Burial Ground

1981, Italy, Directed by Andrea Bianchi

Colour, Running Time: 85 minutes

Review Source: Blu-ray, Region A, Shriek Show; Video: 1.66:1 1080p 24fps, Audio: DTS Stereo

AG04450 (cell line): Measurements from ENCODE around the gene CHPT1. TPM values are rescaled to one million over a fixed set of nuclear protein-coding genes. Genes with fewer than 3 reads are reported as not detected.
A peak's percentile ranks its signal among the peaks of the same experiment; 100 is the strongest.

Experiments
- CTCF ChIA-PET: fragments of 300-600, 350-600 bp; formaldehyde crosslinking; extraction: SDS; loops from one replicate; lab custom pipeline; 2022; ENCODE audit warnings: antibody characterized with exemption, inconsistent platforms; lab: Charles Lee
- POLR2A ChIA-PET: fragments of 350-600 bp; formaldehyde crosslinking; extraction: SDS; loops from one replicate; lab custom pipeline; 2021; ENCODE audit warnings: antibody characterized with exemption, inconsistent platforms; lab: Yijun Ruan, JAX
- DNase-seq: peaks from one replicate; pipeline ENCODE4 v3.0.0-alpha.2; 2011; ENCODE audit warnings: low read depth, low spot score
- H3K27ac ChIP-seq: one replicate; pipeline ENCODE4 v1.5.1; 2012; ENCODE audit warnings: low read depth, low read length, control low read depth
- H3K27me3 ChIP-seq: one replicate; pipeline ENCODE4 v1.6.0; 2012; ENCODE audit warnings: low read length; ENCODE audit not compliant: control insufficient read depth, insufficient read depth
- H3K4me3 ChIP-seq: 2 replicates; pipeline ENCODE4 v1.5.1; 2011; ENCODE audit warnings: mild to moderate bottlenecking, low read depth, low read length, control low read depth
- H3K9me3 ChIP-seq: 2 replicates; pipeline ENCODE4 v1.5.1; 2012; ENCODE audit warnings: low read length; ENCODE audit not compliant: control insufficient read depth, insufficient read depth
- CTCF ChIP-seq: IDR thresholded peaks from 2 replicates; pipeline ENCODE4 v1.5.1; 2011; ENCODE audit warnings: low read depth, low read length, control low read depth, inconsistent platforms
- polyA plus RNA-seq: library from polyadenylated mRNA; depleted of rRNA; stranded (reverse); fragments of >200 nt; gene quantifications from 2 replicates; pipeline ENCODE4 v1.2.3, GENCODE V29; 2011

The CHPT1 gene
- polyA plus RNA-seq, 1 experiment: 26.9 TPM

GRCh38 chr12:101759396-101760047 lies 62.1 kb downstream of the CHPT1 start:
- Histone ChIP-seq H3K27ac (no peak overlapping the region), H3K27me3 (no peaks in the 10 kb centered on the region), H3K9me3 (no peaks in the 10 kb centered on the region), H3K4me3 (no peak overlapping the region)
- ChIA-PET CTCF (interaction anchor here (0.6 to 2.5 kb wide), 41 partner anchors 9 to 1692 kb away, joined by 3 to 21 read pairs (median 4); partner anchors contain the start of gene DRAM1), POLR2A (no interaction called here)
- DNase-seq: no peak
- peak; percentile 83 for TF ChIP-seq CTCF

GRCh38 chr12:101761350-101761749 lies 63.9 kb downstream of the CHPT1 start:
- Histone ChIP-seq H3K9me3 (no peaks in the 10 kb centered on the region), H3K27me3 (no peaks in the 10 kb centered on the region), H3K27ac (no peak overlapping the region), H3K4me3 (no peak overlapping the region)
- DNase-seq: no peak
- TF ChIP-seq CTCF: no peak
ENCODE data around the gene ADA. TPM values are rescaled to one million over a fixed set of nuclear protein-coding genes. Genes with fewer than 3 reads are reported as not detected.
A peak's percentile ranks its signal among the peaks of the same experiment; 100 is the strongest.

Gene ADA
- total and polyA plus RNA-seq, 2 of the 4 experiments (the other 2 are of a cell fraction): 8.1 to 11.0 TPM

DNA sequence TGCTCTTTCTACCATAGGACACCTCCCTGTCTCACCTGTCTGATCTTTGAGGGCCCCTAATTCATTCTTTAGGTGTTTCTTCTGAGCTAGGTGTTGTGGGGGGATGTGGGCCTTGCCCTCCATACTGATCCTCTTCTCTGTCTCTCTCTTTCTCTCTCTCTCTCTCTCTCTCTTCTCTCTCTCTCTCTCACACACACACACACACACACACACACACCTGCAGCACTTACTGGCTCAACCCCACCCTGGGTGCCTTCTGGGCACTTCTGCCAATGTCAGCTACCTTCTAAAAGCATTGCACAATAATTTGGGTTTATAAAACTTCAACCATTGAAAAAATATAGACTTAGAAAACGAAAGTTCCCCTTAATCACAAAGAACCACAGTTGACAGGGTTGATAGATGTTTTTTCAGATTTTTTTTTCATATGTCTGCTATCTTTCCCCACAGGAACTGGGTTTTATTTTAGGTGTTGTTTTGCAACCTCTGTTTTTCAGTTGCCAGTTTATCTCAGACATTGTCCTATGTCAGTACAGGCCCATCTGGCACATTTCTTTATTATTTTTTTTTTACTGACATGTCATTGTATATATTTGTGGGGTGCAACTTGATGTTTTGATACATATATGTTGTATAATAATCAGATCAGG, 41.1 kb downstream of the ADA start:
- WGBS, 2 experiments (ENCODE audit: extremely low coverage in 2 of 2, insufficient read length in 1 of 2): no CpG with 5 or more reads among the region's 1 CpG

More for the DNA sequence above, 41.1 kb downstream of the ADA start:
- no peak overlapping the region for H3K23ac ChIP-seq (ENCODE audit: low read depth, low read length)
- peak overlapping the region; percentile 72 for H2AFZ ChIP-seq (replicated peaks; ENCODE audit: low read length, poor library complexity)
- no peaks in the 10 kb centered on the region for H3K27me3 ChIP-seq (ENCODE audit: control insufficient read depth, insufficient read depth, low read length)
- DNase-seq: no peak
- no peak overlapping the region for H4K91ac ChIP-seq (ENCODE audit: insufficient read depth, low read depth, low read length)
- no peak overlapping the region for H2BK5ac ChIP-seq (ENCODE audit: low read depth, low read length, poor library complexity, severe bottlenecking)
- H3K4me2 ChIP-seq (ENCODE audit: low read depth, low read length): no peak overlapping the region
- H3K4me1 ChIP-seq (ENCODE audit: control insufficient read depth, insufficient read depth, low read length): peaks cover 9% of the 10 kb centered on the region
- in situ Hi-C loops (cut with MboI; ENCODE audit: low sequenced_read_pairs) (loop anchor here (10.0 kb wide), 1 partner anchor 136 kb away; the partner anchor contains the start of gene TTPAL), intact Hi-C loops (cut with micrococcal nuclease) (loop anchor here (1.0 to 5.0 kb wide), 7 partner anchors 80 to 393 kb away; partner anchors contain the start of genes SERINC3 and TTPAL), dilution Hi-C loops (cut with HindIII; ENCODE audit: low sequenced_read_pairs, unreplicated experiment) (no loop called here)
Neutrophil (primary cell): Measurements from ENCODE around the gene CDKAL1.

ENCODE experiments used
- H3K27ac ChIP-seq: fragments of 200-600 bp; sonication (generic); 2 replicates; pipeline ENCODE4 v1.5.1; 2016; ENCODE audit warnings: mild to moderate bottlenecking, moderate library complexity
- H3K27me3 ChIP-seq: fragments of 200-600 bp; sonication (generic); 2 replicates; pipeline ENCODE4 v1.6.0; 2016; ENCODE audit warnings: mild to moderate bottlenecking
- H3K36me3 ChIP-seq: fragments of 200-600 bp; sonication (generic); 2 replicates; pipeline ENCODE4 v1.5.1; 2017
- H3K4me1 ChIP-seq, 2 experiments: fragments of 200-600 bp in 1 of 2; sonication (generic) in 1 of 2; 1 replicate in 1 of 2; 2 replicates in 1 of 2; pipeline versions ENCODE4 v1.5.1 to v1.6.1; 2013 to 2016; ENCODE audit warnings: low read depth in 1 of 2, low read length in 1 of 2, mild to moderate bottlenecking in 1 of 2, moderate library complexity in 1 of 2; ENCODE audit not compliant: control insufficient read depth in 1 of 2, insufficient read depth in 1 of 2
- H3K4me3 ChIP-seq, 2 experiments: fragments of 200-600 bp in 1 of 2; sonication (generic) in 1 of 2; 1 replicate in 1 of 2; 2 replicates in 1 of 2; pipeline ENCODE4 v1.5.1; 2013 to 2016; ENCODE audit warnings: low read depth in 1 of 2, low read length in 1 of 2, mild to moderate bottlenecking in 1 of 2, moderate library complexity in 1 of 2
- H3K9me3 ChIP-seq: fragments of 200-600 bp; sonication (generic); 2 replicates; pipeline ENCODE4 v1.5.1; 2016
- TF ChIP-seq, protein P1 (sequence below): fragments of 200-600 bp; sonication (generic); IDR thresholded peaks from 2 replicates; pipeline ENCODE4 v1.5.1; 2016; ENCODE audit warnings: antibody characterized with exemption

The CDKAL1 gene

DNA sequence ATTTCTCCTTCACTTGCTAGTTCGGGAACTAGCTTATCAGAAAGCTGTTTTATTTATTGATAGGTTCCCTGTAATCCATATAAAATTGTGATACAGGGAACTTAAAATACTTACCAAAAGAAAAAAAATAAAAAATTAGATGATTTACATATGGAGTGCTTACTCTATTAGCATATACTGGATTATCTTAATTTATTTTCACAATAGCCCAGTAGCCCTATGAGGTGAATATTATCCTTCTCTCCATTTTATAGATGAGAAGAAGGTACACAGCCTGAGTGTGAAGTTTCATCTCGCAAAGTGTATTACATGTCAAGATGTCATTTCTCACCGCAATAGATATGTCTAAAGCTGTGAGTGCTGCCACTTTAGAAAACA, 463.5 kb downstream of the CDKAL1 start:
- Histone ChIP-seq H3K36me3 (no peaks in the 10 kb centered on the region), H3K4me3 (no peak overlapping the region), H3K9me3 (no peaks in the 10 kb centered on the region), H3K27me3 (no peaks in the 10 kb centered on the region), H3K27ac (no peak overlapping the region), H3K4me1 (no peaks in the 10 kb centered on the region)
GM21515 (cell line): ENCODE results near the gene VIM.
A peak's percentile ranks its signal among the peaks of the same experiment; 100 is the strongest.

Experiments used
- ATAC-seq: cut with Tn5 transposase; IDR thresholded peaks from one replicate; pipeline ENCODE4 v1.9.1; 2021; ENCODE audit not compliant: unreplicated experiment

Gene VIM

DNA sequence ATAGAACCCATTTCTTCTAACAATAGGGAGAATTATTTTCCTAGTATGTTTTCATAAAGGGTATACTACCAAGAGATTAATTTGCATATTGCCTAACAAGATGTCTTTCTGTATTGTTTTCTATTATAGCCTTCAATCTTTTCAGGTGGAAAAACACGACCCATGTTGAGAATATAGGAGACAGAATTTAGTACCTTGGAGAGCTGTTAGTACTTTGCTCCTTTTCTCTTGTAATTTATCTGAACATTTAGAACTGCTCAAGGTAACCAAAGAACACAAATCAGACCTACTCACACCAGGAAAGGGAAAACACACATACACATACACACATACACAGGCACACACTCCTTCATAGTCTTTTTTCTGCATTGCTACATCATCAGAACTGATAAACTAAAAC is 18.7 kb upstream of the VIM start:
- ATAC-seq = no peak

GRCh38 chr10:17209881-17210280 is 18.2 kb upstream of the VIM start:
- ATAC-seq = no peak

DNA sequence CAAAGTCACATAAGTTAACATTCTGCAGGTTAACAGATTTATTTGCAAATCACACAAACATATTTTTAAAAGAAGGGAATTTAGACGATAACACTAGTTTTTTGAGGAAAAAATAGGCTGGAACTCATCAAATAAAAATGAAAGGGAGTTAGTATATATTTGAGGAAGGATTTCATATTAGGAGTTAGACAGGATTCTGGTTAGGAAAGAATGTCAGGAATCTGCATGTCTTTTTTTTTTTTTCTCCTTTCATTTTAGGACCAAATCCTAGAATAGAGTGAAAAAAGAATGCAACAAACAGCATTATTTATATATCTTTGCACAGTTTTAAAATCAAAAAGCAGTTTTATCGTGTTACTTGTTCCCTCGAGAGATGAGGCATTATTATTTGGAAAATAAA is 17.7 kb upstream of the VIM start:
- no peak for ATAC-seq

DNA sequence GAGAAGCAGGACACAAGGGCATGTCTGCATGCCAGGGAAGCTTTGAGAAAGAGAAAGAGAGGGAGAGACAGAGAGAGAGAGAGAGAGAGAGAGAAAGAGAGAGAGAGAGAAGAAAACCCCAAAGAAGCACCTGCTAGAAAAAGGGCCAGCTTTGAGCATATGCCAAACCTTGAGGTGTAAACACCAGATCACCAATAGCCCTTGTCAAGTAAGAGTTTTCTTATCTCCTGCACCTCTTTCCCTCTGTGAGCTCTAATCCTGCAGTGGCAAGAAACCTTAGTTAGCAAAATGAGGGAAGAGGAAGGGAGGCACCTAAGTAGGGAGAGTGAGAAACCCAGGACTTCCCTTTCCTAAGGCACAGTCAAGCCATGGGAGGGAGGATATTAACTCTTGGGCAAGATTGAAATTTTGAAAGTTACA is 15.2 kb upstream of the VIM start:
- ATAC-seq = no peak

(Note, updated review also over at the new Grim Cellar) The movie you’re either going to have a great time with or loathe - Burial Ground (or Nights of Terror, or Zombie 3, etc) exists in its own microcosm and creates its own rules, despite being triggered by the whole zombie craze that was given birth by Dawn of the Dead towards the end of the seventies.  A group of weirdos head out to a mansion for weekend activities, a place where the owner has been toying with supernatural forces resulting in the rather large number of rotting corpses buried on the grounds returning to life before the opening credits have even got under way.  Before any of the females even have chance to become impregnated (seeing as most of them get down to making out at the first opportunity upon arrival) the onslaught begins and these ugly mothers (the corpses that is) are tearing just about anybody to shreds who lingers in their path for more than a minute or so (which the denizens of this world frequently do).  Thus the rest of the film is a desperate bid to cling on to dear life and escape for the gradually decreasing number of survivors.  What makes this film quite amazing is the sheer insanity of some of the goings-on - lightbulbs explode for no reason, bear traps seem to have been laid on the grounds without any apparent motivation, the dialogue is priceless (child to mother: “mamma, this cloth smells of death”), and there’s the boy, Michael, who looks like a forty year old man, and sounds like a forty year old man trying to be a boy - this chap has to be seen to be believed, particularly with his jealousy towards anyone offering his mother attention (i.e. new and unwanted step dad).  This jealousy leads to a rather bizarre incenstuous encounter that ends with his mom slapping Michael and him running off upset whilst crying, “but mamma, I’m your son!”…  It’s hilarious like few American comedies can match.  The monsters are UGLY, and these things have real maggots crawling over their heads.  They’re burned, shot, stabbed, but there is no end to their destruction of human life.  They even don tools to break into the house for their victims - smart creatures despite probably owning half rotted brains.  The music really boosts the appeal too - it’s in turns zany and melancholic.  This world may be funny at first, but it only leads along a path of gore and hell to utter doom.  Love it!